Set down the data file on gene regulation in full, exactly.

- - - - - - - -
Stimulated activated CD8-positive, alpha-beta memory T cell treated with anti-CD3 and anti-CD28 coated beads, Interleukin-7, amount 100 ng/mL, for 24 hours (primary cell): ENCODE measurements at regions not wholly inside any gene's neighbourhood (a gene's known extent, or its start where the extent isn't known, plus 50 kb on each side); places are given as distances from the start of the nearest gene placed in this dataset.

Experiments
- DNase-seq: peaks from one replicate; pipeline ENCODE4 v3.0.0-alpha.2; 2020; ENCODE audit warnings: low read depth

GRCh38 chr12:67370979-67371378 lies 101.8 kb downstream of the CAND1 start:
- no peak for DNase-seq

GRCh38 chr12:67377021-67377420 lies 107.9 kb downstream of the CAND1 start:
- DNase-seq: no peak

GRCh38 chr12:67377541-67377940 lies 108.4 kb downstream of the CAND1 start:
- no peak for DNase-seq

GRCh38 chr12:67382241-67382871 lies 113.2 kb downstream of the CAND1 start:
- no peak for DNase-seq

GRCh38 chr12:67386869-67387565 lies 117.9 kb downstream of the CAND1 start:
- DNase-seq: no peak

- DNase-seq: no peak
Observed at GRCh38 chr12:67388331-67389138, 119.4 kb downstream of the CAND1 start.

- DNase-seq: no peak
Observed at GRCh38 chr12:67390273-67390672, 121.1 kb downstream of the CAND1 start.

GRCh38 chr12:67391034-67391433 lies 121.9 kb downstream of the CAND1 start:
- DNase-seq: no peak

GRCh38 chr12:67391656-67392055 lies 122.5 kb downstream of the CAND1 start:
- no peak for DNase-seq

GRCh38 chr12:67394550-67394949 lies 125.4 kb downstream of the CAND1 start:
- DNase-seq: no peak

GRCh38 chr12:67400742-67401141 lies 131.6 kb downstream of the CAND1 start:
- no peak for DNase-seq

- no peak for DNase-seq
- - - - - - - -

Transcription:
Stimulated activated CD8-positive, alpha-beta memory T cell treated with anti-CD3 and anti-CD28 coated beads, Interleukin-7, amount 100 ng/mL, for 24 hours (primary cell): ENCODE measurements at regions not wholly inside any gene's neighbourhood (a gene's known extent, or its start where the extent isn't known, plus 50 kb on each side); places are given as distances from the start of the nearest gene placed in this dataset.

Experiments
- DNase-seq: peaks from one replicate; pipeline ENCODE4 v3.0.0-alpha.2; 2020; ENCODE audit warnings: low read depth

GRCh38 chr12:67370979-67371378 lies 101.8 kb downstream of the CAND1 start:
- no peak for DNase-seq

GRCh38 chr12:67377021-67377420 lies 107.9 kb downstream of the CAND1 start:
- DNase-seq: no peak

GRCh38 chr12:67377541-67377940 lies 108.4 kb downstream of the CAND1 start:
- no peak for DNase-seq

GRCh38 chr12:67382241-67382871 lies 113.2 kb downstream of the CAND1 start:
- no peak for DNase-seq

GRCh38 chr12:67386869-67387565 lies 117.9 kb downstream of the CAND1 start:
- DNase-seq: no peak

- DNase-seq: no peak
Observed at GRCh38 chr12:67388331-67389138, 119.4 kb downstream of the CAND1 start.

- DNase-seq: no peak
Observed at GRCh38 chr12:67390273-67390672, 121.1 kb downstream of the CAND1 start.

GRCh38 chr12:67391034-67391433 lies 121.9 kb downstream of the CAND1 start:
- DNase-seq: no peak

GRCh38 chr12:67391656-67392055 lies 122.5 kb downstream of the CAND1 start:
- no peak for DNase-seq

GRCh38 chr12:67394550-67394949 lies 125.4 kb downstream of the CAND1 start:
- DNase-seq: no peak

GRCh38 chr12:67400742-67401141 lies 131.6 kb downstream of the CAND1 start:
- no peak for DNase-seq

- no peak for DNase-seq